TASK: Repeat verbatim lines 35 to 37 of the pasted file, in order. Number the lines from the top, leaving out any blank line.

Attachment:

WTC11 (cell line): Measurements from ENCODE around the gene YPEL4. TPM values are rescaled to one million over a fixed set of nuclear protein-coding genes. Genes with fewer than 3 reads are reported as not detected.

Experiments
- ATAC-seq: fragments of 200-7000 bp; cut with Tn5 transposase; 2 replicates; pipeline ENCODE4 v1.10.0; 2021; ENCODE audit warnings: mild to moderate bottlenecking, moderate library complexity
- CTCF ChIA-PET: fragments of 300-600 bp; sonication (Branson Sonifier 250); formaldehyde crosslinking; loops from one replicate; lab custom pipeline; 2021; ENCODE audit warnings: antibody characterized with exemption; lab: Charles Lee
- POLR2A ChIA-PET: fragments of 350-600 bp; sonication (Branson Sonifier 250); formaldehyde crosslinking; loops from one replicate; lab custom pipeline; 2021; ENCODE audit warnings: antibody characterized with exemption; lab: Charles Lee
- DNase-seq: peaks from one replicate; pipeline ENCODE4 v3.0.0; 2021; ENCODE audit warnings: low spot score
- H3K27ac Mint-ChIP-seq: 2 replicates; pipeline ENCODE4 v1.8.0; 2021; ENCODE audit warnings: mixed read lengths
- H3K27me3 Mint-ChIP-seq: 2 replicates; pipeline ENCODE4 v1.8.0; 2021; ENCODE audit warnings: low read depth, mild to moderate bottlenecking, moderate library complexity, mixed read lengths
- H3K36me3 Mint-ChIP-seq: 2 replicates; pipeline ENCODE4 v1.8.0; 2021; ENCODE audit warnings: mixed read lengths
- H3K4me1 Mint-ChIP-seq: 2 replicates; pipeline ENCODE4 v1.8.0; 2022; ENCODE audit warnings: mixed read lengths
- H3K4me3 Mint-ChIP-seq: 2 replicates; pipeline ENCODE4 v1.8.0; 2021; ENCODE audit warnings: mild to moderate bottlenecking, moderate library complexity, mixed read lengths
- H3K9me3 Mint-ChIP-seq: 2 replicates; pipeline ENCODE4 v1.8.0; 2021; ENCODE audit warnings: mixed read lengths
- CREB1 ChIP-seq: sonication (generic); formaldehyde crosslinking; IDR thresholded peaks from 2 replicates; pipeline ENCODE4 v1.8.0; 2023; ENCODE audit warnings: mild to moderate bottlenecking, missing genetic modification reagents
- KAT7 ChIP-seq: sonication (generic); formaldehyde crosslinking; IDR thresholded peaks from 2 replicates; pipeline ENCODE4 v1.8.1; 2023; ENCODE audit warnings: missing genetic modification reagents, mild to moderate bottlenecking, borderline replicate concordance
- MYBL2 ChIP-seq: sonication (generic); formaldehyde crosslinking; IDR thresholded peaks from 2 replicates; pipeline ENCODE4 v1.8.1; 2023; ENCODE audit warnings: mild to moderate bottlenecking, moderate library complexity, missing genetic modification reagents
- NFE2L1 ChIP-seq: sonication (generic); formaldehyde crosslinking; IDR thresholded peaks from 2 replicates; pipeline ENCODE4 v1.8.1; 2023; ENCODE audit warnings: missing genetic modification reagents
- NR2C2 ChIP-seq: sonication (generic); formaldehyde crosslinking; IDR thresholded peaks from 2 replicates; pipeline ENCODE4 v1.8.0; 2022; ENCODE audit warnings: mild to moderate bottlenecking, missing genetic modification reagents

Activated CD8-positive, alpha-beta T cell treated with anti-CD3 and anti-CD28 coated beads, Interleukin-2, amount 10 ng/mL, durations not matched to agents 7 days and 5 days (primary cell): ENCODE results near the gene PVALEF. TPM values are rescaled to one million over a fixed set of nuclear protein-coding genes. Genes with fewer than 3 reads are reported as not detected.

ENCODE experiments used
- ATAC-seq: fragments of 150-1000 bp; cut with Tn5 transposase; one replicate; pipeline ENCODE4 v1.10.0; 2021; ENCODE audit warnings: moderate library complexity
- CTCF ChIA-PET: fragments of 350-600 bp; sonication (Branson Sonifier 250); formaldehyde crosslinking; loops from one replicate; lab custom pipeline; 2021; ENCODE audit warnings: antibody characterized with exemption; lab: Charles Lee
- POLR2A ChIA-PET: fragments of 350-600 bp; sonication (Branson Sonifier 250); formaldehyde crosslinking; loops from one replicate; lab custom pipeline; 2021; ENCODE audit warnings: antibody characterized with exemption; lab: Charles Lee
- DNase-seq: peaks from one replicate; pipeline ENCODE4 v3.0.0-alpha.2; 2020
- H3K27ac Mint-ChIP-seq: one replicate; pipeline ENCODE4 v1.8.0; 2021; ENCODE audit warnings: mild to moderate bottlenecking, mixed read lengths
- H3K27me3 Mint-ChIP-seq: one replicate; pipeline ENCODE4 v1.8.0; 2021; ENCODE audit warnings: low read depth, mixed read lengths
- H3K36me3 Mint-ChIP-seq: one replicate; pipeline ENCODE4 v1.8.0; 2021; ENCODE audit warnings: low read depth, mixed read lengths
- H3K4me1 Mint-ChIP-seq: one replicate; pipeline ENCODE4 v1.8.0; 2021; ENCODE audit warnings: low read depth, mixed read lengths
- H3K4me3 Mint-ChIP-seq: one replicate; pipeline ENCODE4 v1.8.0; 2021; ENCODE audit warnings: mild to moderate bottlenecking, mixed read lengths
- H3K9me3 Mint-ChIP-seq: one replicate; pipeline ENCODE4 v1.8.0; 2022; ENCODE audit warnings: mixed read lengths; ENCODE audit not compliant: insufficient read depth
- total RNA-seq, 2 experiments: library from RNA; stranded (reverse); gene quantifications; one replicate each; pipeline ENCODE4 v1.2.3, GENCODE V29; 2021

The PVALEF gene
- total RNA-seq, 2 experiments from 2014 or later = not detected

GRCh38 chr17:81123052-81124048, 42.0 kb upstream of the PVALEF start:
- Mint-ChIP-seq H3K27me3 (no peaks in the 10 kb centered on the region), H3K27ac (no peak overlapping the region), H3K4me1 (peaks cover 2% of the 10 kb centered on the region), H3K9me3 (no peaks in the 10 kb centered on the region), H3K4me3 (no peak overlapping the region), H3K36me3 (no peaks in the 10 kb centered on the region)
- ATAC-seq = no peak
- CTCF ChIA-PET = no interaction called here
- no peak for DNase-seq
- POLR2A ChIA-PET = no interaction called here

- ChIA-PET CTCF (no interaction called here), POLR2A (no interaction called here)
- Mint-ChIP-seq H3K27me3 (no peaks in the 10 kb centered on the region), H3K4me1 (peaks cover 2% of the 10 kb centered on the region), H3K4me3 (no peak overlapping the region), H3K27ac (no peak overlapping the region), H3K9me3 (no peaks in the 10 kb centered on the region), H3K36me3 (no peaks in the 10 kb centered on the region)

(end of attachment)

- ATAC-seq = no peak
- CTCF ChIA-PET = no interaction called here
- no peak for DNase-seq